• The Seru in Legend of Legaia might be borderline in the backstory, seeing as they're living armor and weapons that symbiotically bond to their human wielders... and have an unfortunate propensity for getting Brainwashed and Crazy and taking those wielders with them. The entire plot of the first game involves the heroes trying to fix a world terrorized by insane Seru.
  • Frostmourne in WarCraft III. It was originally the sword of Ner'zhul (the Lich King) which he trick Prince Arthas to use (which he did believing it was the only way he could defeat the plague of the undead) while its true purpose was to corrupt Arthas into joining him.
    • The Ashbringer zig-zags around this trope. The crystal that it was made of started as evil, but was purified. The sword itself was created as good, later corrupted, and then purified again. And then there are theories that the crystal is somehow related to Naaru, or is one, going through their dark/light reincarnations.
    • Quel'Delar, the Infinity-1 Sword of World of Warcraft: Wrath of the Lich King, goes through this stage briefly during the quest to reforge it. When it's been reforged with saronite, an ore that is actually the blood of a major Eldritch Abomination (Made of Evil, of course), it draws its owner to the vicinity of Frostmourne and attacks on its own accord. After that, it too needs to be purified.
  • The Grandlion/Masamune in Chrono Trigger is a complicated example. It's first mentioned as a heroic knight's blade, but turns out to have been filled with the power of Lavos, but is also powered by a pair of playful spirits that react to people's dreams. So it goes from good, to bad, to neutral, to good again. By Chrono Cross, it's been tainted again (by a powerful person wielding it for evil), but you can fix it.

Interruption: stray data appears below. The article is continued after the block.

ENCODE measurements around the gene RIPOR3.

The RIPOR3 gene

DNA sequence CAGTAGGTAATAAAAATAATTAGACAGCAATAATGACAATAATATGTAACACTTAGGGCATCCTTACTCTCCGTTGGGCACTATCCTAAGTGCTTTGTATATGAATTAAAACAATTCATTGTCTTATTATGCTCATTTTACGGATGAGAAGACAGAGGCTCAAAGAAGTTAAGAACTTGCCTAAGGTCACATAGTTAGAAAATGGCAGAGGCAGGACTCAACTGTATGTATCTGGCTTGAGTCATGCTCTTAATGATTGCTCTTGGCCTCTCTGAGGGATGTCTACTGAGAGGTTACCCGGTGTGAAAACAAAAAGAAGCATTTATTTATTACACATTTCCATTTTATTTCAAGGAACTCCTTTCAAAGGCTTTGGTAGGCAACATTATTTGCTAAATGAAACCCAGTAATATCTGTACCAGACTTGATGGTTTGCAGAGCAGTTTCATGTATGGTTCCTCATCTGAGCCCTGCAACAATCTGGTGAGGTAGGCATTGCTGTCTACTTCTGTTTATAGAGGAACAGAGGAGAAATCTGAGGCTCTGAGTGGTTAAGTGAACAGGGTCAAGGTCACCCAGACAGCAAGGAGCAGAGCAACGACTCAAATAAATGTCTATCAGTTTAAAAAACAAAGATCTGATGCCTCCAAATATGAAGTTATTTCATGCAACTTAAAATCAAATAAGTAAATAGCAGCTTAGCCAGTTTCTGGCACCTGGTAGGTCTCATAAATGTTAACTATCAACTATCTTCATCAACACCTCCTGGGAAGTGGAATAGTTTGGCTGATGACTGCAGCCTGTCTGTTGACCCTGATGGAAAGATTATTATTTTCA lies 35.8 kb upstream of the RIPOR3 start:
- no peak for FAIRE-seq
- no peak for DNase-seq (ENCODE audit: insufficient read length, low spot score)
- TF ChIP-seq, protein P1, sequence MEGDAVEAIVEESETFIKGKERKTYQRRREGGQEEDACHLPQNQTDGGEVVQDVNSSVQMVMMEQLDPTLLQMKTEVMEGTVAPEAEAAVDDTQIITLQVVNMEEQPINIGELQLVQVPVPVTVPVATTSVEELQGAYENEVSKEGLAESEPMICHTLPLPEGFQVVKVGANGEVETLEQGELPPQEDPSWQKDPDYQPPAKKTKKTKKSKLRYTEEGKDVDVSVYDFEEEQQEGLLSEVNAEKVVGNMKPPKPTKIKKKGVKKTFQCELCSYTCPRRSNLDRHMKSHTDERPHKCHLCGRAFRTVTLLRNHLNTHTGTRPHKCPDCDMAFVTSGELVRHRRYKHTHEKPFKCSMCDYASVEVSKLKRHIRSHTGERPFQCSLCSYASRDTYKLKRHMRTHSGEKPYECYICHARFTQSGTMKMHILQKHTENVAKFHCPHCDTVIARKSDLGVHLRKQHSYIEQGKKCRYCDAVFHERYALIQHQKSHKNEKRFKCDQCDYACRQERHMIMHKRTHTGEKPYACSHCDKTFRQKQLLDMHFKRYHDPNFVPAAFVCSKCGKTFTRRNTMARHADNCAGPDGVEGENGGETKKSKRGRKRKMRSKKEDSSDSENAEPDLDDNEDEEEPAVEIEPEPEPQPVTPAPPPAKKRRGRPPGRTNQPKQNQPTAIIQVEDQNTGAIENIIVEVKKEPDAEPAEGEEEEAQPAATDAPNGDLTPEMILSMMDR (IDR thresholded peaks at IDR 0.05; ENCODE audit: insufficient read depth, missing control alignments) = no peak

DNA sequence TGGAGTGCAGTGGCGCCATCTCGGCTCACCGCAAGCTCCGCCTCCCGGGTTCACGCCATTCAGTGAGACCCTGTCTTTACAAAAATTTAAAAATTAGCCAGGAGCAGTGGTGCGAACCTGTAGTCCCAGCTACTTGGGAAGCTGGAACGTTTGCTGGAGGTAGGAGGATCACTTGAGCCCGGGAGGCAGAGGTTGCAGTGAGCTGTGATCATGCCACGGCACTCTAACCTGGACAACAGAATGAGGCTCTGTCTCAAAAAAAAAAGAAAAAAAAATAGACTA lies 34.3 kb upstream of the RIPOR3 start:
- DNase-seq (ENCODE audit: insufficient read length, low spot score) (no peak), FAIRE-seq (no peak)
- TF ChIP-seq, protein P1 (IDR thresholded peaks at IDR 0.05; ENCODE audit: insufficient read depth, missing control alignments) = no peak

• Chrono Cross also has the Records of Fate, which are revered in Arni as if they speak some divine and benevolent will, but it turns out they're used to control the islanders by a computer aptly-named FATE.
  • Brave Fencer Musashi features Lumina, the sword of luminescence, which was used to defeat the Wizard of Darkness in the distant past. Musashi claims it early in the game, and spends most of the rest of it finding and claiming the Five Scrolls that increase its power. Naturally, upon acquiring the final one, it turns out that Lumina wasn't just used to defeat the Wizard of Darkness, the Wizard of Darkness was sealed inside of it and the scrolls have been breaking the seal.
  • Arcadion the Shade Sword, or The Black Sword, from Ultima VII: The Black Gate (the Forge of Virtue expansion). Forged from a supernatural metal and empowered by its captive demon, it is a superb weapon that can kill anything that capable of dying, possesses many other potent powers, and the demon can offer plenty of advice on matters. On the other hand, it is a demon-powered sword and you're supposed to be the Avatar, a champion of Virtue. It's fairly far-fetched for you to want to wield the thing, or forge the cursed thing in the first place. You can avoid it by not completing the expansion, but since you start with it in Serpent Isle, Arcadion is canon.
  • Heroes of Might and Magic 4 has the Angel's Blade. It's not necessarily evil, and it's primary function is killing undead and demons, but a quest during the campaign reveals it was created by a demon. It doesn't really matter since 1) the main character is a necromancer fighting other demons, and 2) he only needs the sword because the energy released when destroying it, will open a portal to where he needs to go.